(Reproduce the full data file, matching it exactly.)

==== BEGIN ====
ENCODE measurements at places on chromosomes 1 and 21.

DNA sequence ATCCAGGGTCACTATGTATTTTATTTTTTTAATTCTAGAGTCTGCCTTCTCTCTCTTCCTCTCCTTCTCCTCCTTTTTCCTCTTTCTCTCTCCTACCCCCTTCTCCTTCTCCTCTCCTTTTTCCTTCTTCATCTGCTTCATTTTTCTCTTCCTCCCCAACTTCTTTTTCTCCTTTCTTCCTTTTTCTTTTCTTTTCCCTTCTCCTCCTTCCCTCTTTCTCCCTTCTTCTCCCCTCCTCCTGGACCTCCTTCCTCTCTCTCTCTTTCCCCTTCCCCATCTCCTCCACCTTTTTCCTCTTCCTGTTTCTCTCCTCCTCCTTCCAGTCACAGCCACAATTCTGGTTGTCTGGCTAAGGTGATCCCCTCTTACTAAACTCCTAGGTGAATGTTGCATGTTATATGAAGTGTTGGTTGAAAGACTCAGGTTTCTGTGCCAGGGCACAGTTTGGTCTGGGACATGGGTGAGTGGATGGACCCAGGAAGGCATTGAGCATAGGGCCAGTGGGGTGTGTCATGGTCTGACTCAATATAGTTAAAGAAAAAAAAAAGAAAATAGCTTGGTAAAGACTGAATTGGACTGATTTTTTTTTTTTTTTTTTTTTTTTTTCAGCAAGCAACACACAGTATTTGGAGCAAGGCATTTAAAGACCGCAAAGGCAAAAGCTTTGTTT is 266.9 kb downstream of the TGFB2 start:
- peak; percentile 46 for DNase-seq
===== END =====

ENCODE measurements at places on chromosomes 1 and 21.

DNA sequence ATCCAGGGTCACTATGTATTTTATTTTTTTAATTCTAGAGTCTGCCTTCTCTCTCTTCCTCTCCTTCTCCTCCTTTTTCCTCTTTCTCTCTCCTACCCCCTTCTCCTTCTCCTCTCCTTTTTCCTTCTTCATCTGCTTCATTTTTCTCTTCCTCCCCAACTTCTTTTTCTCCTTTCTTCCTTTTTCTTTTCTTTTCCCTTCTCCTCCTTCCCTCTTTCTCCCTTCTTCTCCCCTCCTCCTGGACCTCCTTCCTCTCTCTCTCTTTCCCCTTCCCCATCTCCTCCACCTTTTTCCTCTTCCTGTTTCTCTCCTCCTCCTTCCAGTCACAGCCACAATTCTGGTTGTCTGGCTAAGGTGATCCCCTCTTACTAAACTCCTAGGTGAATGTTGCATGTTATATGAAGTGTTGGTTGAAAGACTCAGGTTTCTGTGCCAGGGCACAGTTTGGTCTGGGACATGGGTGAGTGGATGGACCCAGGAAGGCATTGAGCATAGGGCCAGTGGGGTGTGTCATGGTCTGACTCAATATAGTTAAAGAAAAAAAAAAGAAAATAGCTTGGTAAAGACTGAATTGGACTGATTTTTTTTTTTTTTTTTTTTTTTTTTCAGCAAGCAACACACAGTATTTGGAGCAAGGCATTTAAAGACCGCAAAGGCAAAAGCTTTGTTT is 266.9 kb downstream of the TGFB2 start:
- peak; percentile 46 for DNase-seq